My recent post about Why the Other Line Moves Faster reminded me of another variation of the binomial distribution that is not covered in AP Statistics, the Poisson Distributions. (Ok, the Poisson is lots more than just a special case of the binomial, more about that later, but in the days before hand-held calculators it was in that sense that we met it.)

The distribution is named for the French Mathematician Simeon Denis Poisson (hey, his name is on the Eiffel Tower.. 2nd from the right on the South East side).

Suppose you had a very rare binomial event, let's say something that happened only one in 200 trials (p=.005) and we wanted to know how probable it was to happen four times (x=4) in three-hundred trials (n=300). The calculation of the binomial probability is now as easy to do with modern calculators as with the Poisson approximation to it, but in my youth a calculation of looked nearly impossible.

The Poisson frequently uses the Greek letter lambda, , for the mean or expected value np. In this case NP=300(.005) = 3/2 indicates that, on average, we would expect only 1.5 successes in 300 trials. We want to calculate the probability of getting four successes. The Poisson probability is given by . The difference between the two calculations is less than .0002 on my Ti-84 calculator.

The Poisson is not limited to binomial events. More often it is applied to events which are distributed randomly across time. The same calculation above could be used to calculate the probability of four people entering a bank in a 15 minute period when only and average of 1.5 visitors would be expected. If a manufacturing process produces an average of 1.5 failures per day and you wanted to calculate the probability of four failures, you use the same calculation again.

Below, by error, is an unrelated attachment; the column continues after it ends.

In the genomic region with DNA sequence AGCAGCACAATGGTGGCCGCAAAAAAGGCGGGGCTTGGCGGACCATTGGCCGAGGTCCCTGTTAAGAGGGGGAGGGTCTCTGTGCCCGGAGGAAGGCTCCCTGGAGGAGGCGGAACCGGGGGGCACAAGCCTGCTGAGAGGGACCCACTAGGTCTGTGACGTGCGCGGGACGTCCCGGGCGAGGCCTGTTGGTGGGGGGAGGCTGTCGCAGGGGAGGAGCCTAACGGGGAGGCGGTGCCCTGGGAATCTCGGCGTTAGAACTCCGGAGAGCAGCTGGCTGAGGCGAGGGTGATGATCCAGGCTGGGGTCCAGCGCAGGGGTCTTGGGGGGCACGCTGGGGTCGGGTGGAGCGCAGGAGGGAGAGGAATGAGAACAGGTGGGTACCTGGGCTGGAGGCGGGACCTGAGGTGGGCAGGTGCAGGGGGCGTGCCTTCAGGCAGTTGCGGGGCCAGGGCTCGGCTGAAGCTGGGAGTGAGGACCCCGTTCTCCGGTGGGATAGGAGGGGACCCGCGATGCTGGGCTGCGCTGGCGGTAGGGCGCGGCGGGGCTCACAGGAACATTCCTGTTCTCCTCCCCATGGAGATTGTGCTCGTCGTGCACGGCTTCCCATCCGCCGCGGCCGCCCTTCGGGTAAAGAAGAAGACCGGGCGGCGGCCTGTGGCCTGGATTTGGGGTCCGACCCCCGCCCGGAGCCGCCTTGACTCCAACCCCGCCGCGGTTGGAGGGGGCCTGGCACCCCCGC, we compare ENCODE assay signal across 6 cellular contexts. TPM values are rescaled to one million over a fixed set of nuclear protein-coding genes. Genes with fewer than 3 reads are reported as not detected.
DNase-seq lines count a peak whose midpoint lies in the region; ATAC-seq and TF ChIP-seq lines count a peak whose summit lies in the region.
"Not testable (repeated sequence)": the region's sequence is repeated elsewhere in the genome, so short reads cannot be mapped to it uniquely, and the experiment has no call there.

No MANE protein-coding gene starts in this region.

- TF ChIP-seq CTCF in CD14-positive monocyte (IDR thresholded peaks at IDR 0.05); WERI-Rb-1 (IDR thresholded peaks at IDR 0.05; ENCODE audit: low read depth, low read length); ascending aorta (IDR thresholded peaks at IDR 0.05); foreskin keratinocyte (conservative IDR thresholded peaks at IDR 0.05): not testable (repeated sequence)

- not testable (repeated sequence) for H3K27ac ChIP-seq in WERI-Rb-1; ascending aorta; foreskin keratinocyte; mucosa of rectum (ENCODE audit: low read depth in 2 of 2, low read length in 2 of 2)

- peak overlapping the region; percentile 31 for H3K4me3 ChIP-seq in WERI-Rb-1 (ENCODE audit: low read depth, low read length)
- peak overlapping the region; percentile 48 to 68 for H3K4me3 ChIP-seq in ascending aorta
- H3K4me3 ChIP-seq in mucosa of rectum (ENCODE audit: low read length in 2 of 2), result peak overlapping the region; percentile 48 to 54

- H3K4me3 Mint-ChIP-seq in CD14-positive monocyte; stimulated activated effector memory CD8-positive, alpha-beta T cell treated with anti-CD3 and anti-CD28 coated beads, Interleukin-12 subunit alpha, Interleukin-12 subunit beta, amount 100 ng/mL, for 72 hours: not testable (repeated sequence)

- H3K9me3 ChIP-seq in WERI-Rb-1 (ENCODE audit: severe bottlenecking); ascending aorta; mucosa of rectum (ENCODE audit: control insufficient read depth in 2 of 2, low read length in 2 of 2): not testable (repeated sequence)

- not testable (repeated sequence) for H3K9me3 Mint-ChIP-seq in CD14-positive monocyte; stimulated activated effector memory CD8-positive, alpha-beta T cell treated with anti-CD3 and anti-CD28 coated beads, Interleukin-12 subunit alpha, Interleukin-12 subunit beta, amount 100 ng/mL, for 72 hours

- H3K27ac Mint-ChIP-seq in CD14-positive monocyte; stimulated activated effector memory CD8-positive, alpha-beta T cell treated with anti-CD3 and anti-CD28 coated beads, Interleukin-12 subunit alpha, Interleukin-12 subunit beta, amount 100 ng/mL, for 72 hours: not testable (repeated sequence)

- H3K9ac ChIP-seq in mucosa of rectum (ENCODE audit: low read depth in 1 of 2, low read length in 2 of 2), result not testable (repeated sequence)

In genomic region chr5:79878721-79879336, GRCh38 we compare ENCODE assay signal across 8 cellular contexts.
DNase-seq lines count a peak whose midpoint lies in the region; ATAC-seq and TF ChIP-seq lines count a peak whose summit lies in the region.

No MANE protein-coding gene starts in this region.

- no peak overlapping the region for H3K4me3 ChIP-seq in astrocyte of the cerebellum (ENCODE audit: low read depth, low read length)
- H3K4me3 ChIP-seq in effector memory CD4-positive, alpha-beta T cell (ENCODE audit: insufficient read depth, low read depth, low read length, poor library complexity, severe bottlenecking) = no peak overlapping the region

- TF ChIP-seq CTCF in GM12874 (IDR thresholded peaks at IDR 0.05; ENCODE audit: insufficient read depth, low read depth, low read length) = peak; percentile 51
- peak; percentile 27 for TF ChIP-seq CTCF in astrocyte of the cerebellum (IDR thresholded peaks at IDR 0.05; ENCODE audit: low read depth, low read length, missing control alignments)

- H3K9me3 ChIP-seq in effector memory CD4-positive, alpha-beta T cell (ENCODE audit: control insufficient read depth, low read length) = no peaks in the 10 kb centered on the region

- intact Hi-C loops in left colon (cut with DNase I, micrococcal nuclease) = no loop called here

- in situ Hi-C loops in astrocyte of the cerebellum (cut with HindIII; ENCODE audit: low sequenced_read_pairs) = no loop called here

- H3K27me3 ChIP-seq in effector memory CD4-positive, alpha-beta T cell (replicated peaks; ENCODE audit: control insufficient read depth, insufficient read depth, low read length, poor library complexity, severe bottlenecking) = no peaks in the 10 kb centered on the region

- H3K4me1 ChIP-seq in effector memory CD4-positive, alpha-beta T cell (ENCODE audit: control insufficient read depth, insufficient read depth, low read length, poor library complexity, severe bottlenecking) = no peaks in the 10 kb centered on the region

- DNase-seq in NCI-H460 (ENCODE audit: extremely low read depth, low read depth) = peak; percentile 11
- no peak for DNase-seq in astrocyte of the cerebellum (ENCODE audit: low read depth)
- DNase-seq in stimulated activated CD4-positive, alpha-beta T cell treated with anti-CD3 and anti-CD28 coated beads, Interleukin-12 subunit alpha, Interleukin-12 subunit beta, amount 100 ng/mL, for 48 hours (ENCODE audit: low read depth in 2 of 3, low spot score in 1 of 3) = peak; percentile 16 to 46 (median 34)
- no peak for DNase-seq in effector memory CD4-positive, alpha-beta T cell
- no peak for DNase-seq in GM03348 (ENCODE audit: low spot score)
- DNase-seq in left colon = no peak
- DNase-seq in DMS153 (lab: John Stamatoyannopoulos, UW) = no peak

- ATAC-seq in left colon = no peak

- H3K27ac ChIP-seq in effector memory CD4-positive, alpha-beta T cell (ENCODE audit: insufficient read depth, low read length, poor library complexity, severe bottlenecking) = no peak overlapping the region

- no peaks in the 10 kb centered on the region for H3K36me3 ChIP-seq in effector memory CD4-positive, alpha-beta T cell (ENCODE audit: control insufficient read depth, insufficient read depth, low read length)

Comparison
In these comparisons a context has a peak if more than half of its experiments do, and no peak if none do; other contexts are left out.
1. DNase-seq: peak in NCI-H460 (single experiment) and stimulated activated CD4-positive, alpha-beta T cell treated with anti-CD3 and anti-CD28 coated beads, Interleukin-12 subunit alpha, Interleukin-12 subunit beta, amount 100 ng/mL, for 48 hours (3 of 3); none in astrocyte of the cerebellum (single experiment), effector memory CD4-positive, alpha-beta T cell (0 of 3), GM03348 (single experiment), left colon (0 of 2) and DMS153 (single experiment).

And if you wanted to know how many cashiers to keep open at the market, how many mutations in a string of DNA exposed to radiation, the number of deaths from a rare side effect of a drug, or other similar situations which involve a very rare event with a very large number of possible incidences, the Poisson will often suffice as long as conditions of independence are met.

The Poisson distribution is sometimes called the Law of Small Numbers after a book by the same name by Ladislaus Bortkiewicz published in 1898 on the Poisson distribution.

For AP Statistics Students, it is often possible to approximate the Poisson with the Normal Distribution as long as the value of lambda is about ten or more. For the Poisson, the mean and variance are both the same, so if you approximate it with a normal, use a mean of lambda, and a standard deviation that is the square root of lambda. Do remember to do the continuity correction for the fact that the Poisson is discrete and the Normal is continuous.